Getting Enough Calcium on a Dairy-Free Diet

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Dairy consumption has taken quite a hit in the past few years as more and more people opt to cut it out, by choice or necessity. Many of my patients have tried cutting out dairy for various different reasons. One of the things I often find with these patients is that they have not appropriately planned their no-dairy diet so that they can still get all of the nutrients they need, the main one being calcium.

 

It’s no secret that calcium is important for bone health.  It’s stored in our bones and teeth, providing them with structure and strength.  In order to avoid developing osteoporosis and frail bones, two of the most important things we can do are engage in regular activity and ensure we get enough calcium.  Compared to other minerals, our daily calcium requirements are very high (adults aged 19-50 need 1000mg/day).  Calcium is especially important for men over 70 and post-menopausal women, who start gradually losing bone mass (their requirements go up to 1300mg/day).  But calcium isn’t only important for our older population.  It’s also very important for pregnant and lactating women, and adolescents, who need to build up their bone mass before they reach peak mass in early adulthood.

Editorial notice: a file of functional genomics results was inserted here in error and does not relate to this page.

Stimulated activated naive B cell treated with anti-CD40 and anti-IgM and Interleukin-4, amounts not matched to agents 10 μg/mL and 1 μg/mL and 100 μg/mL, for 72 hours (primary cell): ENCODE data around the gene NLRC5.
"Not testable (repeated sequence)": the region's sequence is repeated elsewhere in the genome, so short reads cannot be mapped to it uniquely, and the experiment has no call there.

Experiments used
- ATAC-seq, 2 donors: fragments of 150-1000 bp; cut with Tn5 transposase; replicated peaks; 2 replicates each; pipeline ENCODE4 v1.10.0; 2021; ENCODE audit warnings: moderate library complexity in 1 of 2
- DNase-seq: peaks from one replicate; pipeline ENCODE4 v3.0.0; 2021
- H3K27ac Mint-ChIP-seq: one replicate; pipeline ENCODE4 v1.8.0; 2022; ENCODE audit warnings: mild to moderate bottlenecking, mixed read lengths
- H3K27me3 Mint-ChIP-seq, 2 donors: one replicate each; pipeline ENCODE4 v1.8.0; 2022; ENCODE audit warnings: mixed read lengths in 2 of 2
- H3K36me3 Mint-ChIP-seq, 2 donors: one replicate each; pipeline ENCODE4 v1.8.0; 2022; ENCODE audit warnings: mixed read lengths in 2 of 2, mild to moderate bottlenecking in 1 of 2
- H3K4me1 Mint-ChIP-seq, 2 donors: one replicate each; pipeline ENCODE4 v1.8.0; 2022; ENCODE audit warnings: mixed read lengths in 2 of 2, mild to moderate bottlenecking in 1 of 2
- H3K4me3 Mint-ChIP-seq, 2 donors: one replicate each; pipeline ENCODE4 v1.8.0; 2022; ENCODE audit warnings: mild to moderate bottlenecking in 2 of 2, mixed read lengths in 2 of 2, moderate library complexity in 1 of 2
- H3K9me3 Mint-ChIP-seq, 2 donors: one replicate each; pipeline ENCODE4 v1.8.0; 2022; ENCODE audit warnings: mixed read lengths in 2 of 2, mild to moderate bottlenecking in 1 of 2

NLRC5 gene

Calcium isn’t just an issue in dairy-free diets. Even amongst dairy consumers, most Australians aren’t reaching their recommended intakes of calcium each day. So, initial planning and awareness are required to ensure you’re getting enough calcium no matter what diet you follow.